Bernard Hickey asks why Aucklanders are so reluctant to let their Council borrow to invest when they themselves are borrowing and betting on Auckland's growth

By Bernard Hickey

Here’s a question for Auckland’s property owners, and be honest with your answer.

What would you do if you could take out a mortgage that was fixed for 12 years at 4.01% to invest in an asset that will last decades and have a guaranteed customer base of over 1.5 million? Would you take on that debt if the interest costs represented less than 15% of your income?

The answer for Auckland property owners in their own capacity is clear for all to see in the recent mortgage approval and house sales figures. House sales in Auckland rose to a 12 year high in July and more than 40% of the buyers were rental property investors or owner occupiers buying houses with mortgages fixed for one or two years at 4.7%.

Understandably, those home-buying investors were betting that demand for property would be so strong in a market that was already short of 30,000 houses that they would be able to rent out these properties and do well in the long run.

These investors were betting on the long term future Auckland and were comfortable to borrow at 4.7% to do it. They were also comfortable to do it in a way that rent barely covered the interest costs, or that interest costs were around 40-50% of take-home pay for owner-occupiers.

They were buying assets they could see and touch in a high growth market they understood and were confident in. Auckland’s houses are worth over NZ$450 billion and are being paid for with well over NZ$120 billion of mortgages, suggesting a gearing ratio of around 26%. 

Aucklanders seem relatively relaxed about that level of debt gearing and serviceability for their own homes.

So why are they so nervous about their own Council’s gearing ratio of 17%, particularly when the population growth is expected to be explosive over the next two decades and the Council can borrow at 4% or lower?

Why are they so worried about being able to service that debt when 60% of New Zealand’s population growth over the next decade — and therefore its rateable base — will be in Auckland.

Why are they concerned about the need for the infrastructure that debt would pay for when they see it in front of their stationary windscreens every day? Why are they confident investing in housing that only has value if tenants and owner-occupiers can get to work on the roads, buses or trains and can drink the water and play in the council-run parks?

The Auckland Council and some of its councillors regularly argue that Auckland has maxed out on its debt and cannot afford to borrow more. That would be the case if the borrowing was for salaries and rubbish collection, but no one is saying that.

Ratings agency Standard and Poor’s has given the Auckland Council a AA credit rating and the Council successfully borrowed NZ$250 million from ‘Mum and Dad’ investors in March at an interest rate of 4.01%. There was huge demand which drove down the cost of borrowing.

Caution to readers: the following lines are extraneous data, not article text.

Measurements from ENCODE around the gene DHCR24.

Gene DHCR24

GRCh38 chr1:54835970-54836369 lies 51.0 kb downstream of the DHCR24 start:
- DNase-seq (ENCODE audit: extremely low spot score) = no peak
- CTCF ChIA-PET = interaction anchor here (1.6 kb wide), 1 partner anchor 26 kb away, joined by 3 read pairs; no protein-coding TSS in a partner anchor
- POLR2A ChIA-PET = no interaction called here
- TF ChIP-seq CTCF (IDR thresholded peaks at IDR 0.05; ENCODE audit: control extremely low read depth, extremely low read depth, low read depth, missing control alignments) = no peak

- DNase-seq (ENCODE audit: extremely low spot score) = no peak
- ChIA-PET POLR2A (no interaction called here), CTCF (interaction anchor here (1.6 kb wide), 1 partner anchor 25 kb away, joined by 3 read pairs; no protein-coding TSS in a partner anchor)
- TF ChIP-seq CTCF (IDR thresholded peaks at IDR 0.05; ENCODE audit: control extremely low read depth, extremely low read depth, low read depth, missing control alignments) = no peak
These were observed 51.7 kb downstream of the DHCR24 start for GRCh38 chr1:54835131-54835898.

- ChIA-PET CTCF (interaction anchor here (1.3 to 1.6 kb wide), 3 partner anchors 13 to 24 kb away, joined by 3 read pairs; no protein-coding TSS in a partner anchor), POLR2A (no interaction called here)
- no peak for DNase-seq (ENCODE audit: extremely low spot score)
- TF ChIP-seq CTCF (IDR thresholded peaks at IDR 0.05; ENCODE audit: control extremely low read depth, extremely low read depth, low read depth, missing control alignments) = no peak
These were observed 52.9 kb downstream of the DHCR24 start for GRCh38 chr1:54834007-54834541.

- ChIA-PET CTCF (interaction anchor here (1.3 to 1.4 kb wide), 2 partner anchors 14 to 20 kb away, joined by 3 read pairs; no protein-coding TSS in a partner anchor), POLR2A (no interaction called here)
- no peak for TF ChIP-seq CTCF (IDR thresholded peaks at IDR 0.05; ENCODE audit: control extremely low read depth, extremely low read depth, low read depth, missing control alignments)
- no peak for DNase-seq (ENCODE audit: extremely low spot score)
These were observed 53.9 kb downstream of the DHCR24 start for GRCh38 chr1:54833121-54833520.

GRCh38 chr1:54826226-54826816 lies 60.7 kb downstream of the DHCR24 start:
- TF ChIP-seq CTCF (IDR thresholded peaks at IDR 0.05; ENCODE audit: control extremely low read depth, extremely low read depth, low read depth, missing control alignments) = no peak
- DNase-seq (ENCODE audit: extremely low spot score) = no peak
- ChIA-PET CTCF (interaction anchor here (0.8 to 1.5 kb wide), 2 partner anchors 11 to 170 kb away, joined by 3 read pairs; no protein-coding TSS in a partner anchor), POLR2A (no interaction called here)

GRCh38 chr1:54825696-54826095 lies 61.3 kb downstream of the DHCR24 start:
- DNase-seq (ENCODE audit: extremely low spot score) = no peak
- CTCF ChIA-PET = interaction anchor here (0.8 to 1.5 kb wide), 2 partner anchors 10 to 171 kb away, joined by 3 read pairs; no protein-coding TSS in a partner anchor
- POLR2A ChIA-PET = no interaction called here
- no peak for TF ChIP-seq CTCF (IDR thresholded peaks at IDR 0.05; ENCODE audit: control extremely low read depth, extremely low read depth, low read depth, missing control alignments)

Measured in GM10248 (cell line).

The irony is that councillors opposing more debt are no doubt from the same communities and circles with over NZ$140 billion in term deposit accounts who are desperate to lend to Councils.

Auckland desperately needs investment in its roads, rail networks, buses, water systems and all the other infrastructure needed to cope with an extra million people over the next 50 years or so. Those people will be ratepayers and the growth of Auckland’s economy will support that debt.

The contradictory thinking about the personal debts of ratepayers and the public debts of their councils in a city that is growing as fast as Auckland is untenable.

Simply ask yourself the question: Would you borrow at 4% to invest in multi-generational assets with guaranteed customers in a fast-growing economy?

Of course you would.

The same could be said more broadly for the central Government in growth areas such as Auckland, and in areas of the greatest need.

The central Government can currently borrow for 3.3% and has a net debt to national income ratio of less than 30%. Yet it also has this same contradictory approach to using debt to invest in inter-generational assets.

Bill English and John Key like to congratulate the voting public on their ‘wisdom of the crowds’ when it comes to national savings and the current account deficit. They’re certainly not challenging the wisdom of the crowds jumping into rental property in Auckland. Yet the Government too seems reluctant to use the lowest interest rates in a couple of generations to invest in future generations.

The intergeneration scandal of the Government’s decision to stop contributions to the New Zealand Superannuation Fund is a case in point. It won’t borrow at 3.3% to contribute to a fund earning 10.3% in its first 12 years, and then it has the gall to collect over NZ$4.7 billion of tax from the fund.

Both Aucklanders and the Government should drop the two-faced approach to debt and invest in growth for future generations.

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A version of this article first appeared in the Herald on Sunday. It is here with permission.